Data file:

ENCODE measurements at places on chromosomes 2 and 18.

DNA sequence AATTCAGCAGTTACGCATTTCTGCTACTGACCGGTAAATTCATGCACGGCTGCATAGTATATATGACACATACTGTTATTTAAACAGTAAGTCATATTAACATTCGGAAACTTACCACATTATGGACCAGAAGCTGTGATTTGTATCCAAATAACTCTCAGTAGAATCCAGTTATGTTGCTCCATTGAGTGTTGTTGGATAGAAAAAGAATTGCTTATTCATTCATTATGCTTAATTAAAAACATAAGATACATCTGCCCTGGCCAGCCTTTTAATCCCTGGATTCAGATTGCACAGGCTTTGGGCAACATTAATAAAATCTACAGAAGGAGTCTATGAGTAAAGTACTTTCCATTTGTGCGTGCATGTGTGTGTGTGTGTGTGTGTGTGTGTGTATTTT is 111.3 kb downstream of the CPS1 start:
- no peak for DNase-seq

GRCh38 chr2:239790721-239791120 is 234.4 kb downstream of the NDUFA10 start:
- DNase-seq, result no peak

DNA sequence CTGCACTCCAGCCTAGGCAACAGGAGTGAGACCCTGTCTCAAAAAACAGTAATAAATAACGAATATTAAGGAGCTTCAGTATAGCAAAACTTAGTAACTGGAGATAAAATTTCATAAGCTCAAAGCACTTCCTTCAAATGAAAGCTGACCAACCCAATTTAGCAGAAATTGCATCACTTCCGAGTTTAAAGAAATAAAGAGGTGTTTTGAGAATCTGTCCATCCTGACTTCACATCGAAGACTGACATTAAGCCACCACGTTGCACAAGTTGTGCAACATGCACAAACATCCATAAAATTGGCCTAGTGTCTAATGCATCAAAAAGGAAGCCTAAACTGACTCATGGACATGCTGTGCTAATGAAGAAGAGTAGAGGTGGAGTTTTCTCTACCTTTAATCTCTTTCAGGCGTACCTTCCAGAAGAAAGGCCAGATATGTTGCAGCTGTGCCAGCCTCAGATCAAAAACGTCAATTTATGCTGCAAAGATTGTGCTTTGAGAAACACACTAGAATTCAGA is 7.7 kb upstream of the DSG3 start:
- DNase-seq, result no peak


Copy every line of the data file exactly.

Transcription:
ENCODE measurements at places on chromosomes 2 and 18.

DNA sequence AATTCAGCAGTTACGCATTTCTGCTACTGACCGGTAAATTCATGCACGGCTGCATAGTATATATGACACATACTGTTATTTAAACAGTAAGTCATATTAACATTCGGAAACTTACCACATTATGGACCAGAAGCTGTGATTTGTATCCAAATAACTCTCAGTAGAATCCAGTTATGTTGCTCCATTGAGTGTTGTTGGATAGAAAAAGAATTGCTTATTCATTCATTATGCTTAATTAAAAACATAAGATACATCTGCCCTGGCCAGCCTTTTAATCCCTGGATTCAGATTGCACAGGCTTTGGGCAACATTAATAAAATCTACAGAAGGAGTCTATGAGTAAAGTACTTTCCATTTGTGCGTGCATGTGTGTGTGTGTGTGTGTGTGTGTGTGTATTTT is 111.3 kb downstream of the CPS1 start:
- no peak for DNase-seq

GRCh38 chr2:239790721-239791120 is 234.4 kb downstream of the NDUFA10 start:
- DNase-seq, result no peak

DNA sequence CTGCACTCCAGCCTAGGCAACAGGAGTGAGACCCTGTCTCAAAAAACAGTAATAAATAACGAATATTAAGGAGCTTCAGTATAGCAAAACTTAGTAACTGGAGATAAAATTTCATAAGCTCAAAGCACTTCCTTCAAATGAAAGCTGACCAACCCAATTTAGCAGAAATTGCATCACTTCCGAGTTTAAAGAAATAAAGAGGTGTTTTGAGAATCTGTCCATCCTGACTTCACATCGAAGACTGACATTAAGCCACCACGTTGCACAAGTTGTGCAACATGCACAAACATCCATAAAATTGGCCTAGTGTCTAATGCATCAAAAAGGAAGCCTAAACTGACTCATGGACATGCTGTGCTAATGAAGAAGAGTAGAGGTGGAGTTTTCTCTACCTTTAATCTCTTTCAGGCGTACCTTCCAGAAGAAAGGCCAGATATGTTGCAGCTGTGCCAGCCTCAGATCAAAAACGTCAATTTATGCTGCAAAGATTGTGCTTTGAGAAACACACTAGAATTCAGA is 7.7 kb upstream of the DSG3 start:
- DNase-seq, result no peak